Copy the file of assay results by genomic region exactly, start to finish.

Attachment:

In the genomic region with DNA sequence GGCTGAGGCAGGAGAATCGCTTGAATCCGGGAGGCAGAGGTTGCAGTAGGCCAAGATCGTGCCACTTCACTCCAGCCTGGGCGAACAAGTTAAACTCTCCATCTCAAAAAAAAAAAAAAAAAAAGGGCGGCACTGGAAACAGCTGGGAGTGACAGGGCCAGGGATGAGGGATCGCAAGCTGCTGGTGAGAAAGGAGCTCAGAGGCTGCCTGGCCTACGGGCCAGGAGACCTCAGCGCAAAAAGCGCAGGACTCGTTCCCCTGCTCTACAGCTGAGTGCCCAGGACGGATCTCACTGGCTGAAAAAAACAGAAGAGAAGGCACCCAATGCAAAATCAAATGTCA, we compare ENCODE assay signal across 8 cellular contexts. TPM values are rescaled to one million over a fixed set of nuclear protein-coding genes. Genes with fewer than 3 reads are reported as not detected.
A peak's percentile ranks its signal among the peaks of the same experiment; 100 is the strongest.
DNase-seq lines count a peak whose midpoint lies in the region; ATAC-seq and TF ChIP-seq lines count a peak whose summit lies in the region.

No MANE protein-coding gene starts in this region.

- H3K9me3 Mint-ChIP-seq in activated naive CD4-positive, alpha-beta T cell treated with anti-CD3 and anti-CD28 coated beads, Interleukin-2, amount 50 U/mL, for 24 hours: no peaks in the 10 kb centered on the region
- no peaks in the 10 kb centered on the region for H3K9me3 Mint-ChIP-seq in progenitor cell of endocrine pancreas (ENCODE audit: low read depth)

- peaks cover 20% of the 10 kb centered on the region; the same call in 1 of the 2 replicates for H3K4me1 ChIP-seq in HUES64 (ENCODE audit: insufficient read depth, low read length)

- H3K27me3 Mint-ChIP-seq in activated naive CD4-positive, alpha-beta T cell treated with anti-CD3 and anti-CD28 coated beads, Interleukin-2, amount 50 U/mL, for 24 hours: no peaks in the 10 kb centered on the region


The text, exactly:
In the genomic region with DNA sequence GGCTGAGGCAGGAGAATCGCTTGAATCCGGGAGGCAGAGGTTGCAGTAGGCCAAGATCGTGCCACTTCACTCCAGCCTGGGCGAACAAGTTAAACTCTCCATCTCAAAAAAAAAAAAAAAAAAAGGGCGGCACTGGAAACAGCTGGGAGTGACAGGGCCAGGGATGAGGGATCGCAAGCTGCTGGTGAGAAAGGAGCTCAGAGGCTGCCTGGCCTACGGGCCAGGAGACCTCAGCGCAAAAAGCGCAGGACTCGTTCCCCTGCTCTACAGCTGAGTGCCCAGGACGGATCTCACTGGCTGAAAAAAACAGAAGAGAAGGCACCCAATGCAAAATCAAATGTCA, we compare ENCODE assay signal across 8 cellular contexts. TPM values are rescaled to one million over a fixed set of nuclear protein-coding genes. Genes with fewer than 3 reads are reported as not detected.
A peak's percentile ranks its signal among the peaks of the same experiment; 100 is the strongest.
DNase-seq lines count a peak whose midpoint lies in the region; ATAC-seq and TF ChIP-seq lines count a peak whose summit lies in the region.

No MANE protein-coding gene starts in this region.

- H3K9me3 Mint-ChIP-seq in activated naive CD4-positive, alpha-beta T cell treated with anti-CD3 and anti-CD28 coated beads, Interleukin-2, amount 50 U/mL, for 24 hours: no peaks in the 10 kb centered on the region
- no peaks in the 10 kb centered on the region for H3K9me3 Mint-ChIP-seq in progenitor cell of endocrine pancreas (ENCODE audit: low read depth)

- peaks cover 20% of the 10 kb centered on the region; the same call in 1 of the 2 replicates for H3K4me1 ChIP-seq in HUES64 (ENCODE audit: insufficient read depth, low read length)

- H3K27me3 Mint-ChIP-seq in activated naive CD4-positive, alpha-beta T cell treated with anti-CD3 and anti-CD28 coated beads, Interleukin-2, amount 50 U/mL, for 24 hours: no peaks in the 10 kb centered on the region